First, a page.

Food Processing

Food production

Air quality and the risk of surface contamination play a vital role for food processing, production, packaging as well as growing and storage of fruits and vegetables. UV sterilization of both the air and/or the surface of the product and packaging can dramatically reduce the possibilities of contamination and can extend produce shelf-life by destroying the off-gassing (i.e. ethylene) that causes produce to age faster.


  • Dramatically improve facilities’ Indoor Air Quality by destroying airborne bio-chemical contaminants such as viruses, bacteria, mould and chemicals which may result in surface contamination and pre-mature aging of fruits and vegetables
  • Surface sterilization of products and packaging (i.e. eradicate listeria from meat surfaces)
  • Incorporate UV fixtures into the production line (i.e. over conveyer belts) to bask the products and surfaces prior to packaging maintaining a sterile product ready for distribution or consumption<
  • UV Lamp Systems that use TEFLON coating to prevent any UV Lamp contents from escaping in the event of Lamp breakage
  • Reduce or eliminate unpleasant odors which may result from outside air or re-circulated air within the building
  • Improve equipment efficiency while reducing energy costs
  • Maintain a clean evaporator coil saving time and resources on coil cleaning
  • Combination UV /HEPA Stand-Alone Systems designed for particulate filtration and UV sterilization
  • UVC has been tested by the EPA & National Homeland Security
  • A “Green” Technology

Some examples on the antimicrobial and hormetic effects of UV radiation treatment on fresh produce are listed in the following table.

UV-C Radiation Effects on Fresh Produce


UV-C light can improve the nutritional value and increase the lycopene level without modifying the physical properties of tomatoes during postharvest storage. At low concentrations (about 4 kJ/m2), the UV-C radiation can induce the expression of a number of defence response genes, and suppress the expression of genes involved in cell wall disassembly, lipid metabolism and photosynthesis. The defence response genes delay the tissue softening, preserve the nutritional and sensory attributes, thus they let to extend the shelf-life of tomato fruit.


UV-C radiation has an antimicrobial effect, thus it could be applied as a sanitizer tool on mushrooms. UV-C radiation at doses of 0.45-3.15 kJ/m2 let to reduce Escherichia coli O157:H7 by 0.67-1.13 log CFU/g.


UV-C radiation applied at proper doses and to both sides of the baby spinaches could reduce microbial growth and extend the shelf-life without compromising the fresh-cut baby spinach quality. UV-C radiation at doses from 2.4 to 24 kJ/m2 can limit the growth of Listeria monocytogenes,Salmonella enterica, Pseudomonas marginalis, psychrotrophic andEnterobacteriaceae. However, UV-C light applied at low doses is effective on initial microbial reduction at the beginning of storage, for this reason the fresh-cut spinach shelf-life varies from 4 to 5 days at 5°C.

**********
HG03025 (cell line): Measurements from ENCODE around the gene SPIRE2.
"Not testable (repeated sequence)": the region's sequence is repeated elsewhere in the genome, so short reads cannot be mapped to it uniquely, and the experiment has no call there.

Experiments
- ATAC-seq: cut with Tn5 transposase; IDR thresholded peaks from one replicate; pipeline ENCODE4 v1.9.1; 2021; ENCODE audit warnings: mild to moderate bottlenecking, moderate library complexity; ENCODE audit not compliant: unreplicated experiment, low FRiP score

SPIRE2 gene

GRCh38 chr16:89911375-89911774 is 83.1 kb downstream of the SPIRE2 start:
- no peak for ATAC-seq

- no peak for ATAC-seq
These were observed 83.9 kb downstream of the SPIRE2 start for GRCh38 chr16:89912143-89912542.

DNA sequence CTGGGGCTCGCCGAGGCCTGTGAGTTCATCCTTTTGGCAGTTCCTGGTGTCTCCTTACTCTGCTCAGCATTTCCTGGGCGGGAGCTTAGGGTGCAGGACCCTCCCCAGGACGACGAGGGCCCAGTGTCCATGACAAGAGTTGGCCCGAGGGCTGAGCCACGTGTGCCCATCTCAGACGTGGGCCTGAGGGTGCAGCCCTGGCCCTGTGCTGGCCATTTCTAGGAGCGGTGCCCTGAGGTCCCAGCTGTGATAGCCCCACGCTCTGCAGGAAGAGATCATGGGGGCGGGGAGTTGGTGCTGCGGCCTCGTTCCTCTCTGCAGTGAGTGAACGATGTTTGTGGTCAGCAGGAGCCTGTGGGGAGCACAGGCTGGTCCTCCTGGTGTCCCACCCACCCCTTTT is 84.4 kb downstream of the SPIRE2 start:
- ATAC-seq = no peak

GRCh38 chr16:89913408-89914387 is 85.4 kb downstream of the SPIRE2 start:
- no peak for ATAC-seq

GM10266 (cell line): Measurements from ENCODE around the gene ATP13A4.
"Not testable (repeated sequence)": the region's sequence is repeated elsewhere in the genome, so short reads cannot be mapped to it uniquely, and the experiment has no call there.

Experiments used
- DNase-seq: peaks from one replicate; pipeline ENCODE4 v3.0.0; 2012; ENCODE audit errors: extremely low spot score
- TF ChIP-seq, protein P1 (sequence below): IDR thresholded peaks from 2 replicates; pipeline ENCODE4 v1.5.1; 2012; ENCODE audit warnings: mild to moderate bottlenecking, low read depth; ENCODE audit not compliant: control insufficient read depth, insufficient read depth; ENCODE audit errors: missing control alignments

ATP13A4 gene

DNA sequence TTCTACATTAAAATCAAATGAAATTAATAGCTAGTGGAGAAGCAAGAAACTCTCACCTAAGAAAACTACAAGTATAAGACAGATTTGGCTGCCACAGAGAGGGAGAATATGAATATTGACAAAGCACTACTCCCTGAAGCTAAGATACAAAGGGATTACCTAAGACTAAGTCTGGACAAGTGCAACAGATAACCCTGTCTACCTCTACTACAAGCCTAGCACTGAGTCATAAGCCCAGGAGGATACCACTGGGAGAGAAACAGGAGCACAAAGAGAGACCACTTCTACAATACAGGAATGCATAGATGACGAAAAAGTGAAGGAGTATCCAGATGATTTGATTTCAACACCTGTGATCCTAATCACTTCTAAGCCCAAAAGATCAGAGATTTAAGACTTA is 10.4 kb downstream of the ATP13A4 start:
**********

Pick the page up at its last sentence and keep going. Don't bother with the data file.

Floret yellowing is a serious critical issue limiting the shelf-life and quality of broccoli. UV-C radiation applied at doses from 4 to 14 kJ/m2 can retard the chlorophyll degradation and increase the antioxidant activity in the vegetable.


UV-C light can reduce the incidence and the severity of chilling injuries on pepper during postharvest storage at low temperatures. UV-C radiation applied at dose of 7 kJ/m2 can retard the symptoms due to chilling injury and  maintain the tissue firmness.


UV-C radiation applied at doses from 0.43 to 4.30 kJ/m2 can delay the tissue softening acting on antioxidant and enzymatic activity in strawberry. UV-C light treatment at hormetic doses induces the expression of the defence response genes, which stop the cell wall degradation controlling the softening or defend the strawberry fruit against infections, such as the gray mold caused by Botrytis cinerea.


UV-C radiation can reduce the berries decay caused by ripe rot (Colletotrichum acutatum) and enhance the antioxidant compounds level, such as total anthocyanin and total phenolics. The optimal UV-C doses to improve the phytochemical properties of blueberries range from 2.15 to 4.30 kJ/m2.


UV-C radiation applied at the dose of 1.2 kJ/m2 can sanitize the apple surface, stop the oxidative enzymes, prevent tissue browning and off-odors development. In addition, UV light creates a dried protective film which inhibits microbial growth and juice leakage, this film is not perceived by consumer.


UV-C radiation applied at doses from 1.4 to 2.8 kJ/m2 can reduce microbial growth and catalase enzyme activity on fresh-cut watermelon. However, the efficacy of UV-C light depends on initial microbial contamination and surface exposure to the treatment.

The authors of the review concluded that the UV radiation efficacy in prolonging the fresh produce shelf-life depends on produce (species and variety, intact or minimally processed fruit and vegetables), initial microbial contamination, UV light application system (moment of application, duration and dose of treatment) and on plant surface exposed to the irradiation.

UV-C radiation represents a valid alternative to the sanitizers currently used, which may release residues on the product or altering its quality, however monitoring of UV applications is still necessary as the efficacy of UV treatment can change according to the type of fruit or vegetable.